• The result of the PID processing is that the she rotates negatively around her Y axis until Vqx is 0, and as a result, she ends up horizontal without any knowledge of what ‘horizontal’ is – this is all simply about zero movement detected by her X axis accelerometer.
  • There still needs to be a record of gravity in the base-frame, so that it can be tracked / updated in the quad-frame to get velocities.

There’s bound to be details I’ve missed, but essentially I believe this could fly (ahem).  But why bother?

  • angular control is now completely (and therefore consistently) with the gyros
  • velocity control is now completely in the quad-frame
  • the above removes most of the time consuming rotation matrices, reducing them to just one – rotation of distributed gravity from the previous orientation to the next orientation of the quad-frame based upon the change in gyro angles.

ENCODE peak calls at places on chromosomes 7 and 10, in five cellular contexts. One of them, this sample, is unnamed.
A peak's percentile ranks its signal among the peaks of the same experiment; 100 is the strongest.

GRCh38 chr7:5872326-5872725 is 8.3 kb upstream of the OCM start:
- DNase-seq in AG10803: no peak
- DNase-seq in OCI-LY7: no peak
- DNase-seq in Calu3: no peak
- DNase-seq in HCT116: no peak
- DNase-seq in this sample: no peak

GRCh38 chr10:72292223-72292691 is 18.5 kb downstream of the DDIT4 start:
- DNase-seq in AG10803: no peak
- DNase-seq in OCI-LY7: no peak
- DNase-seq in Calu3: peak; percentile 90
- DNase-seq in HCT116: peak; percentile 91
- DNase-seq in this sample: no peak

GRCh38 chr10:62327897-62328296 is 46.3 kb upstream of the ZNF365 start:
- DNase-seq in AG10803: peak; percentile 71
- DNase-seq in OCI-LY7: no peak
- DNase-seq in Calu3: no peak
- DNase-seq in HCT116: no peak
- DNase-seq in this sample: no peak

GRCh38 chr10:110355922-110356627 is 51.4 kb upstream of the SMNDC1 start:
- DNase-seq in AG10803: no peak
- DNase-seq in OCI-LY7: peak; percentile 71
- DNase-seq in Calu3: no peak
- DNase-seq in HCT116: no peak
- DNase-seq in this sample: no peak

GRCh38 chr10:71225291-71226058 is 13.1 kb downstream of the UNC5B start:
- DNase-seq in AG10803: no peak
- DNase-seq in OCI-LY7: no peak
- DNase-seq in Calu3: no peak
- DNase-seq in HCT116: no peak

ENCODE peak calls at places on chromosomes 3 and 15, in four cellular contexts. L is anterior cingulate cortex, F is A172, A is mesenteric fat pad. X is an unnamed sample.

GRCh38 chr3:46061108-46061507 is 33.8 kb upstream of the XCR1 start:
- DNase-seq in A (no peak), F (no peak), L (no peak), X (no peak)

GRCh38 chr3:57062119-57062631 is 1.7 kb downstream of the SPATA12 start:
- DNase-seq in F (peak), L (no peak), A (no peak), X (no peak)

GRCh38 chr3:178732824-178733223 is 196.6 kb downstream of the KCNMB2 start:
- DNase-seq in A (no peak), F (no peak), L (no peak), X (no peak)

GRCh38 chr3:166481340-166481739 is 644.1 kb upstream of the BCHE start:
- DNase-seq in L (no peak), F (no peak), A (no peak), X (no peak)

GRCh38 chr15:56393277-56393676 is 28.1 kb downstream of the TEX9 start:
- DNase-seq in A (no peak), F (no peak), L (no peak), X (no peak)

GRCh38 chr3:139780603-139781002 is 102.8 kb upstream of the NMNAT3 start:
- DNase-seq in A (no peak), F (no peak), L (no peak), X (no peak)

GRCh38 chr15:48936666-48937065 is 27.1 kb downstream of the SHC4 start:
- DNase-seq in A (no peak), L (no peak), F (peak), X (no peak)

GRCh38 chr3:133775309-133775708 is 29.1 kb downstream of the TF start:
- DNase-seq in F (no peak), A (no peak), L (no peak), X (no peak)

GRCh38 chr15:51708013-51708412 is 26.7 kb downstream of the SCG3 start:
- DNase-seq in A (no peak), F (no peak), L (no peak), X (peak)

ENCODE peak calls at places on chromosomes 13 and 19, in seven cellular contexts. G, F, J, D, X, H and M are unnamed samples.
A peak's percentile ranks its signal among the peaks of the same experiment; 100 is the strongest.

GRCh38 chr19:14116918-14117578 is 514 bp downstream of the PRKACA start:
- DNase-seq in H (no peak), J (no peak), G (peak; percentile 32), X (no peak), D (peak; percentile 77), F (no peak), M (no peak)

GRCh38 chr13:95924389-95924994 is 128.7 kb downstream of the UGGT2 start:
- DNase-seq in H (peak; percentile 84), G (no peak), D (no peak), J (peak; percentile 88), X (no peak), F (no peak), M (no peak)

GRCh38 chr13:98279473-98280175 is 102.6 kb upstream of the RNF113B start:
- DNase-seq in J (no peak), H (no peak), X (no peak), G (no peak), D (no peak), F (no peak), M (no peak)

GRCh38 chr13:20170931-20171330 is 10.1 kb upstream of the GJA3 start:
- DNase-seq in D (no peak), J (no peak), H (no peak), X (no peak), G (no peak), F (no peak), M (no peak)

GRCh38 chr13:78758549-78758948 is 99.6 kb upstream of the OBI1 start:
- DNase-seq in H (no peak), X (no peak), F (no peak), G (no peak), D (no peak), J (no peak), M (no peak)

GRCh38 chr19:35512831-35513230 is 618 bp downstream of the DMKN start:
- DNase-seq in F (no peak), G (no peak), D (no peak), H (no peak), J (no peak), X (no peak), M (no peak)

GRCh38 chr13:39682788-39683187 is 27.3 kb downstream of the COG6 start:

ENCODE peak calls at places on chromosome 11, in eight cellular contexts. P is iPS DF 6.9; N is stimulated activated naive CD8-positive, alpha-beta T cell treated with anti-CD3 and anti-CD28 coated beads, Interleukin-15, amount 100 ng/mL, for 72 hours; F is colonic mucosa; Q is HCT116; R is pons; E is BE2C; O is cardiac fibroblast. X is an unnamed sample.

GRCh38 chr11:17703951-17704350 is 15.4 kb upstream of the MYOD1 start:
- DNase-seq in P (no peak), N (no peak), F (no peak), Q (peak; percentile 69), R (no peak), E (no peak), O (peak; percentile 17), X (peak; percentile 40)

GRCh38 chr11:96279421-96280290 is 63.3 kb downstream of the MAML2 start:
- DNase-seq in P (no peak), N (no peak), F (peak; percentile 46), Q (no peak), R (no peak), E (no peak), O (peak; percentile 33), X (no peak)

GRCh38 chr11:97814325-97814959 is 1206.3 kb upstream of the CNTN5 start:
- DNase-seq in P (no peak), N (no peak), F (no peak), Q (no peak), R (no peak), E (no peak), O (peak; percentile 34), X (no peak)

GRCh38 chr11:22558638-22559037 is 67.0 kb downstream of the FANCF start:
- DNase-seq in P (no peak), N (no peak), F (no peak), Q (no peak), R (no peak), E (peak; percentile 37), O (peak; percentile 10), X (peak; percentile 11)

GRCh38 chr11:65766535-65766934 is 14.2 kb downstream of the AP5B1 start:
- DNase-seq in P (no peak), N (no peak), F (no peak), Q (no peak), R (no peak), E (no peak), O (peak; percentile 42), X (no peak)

It’s actually a relatively small rework of the code.  I have two known unknowns:

  • what does this do with the Butterworth filter extracting gravity from acceleration in the earth frame – if this is still needed then the 3rd advantage listed above ceases to exist – can it be throw away now we don’t use the accelerometer for angles, and instead just use a start of flight fixed reading for distributed gravity
  • similarly, how to handle flight plans in the earth-frame?  This doesn’t matter for take-off and hover, but it does for lateral movement to maintain a fixed vertical height and a fixed horizontal speed.

Not sure yet – more sleep needed to work this out more.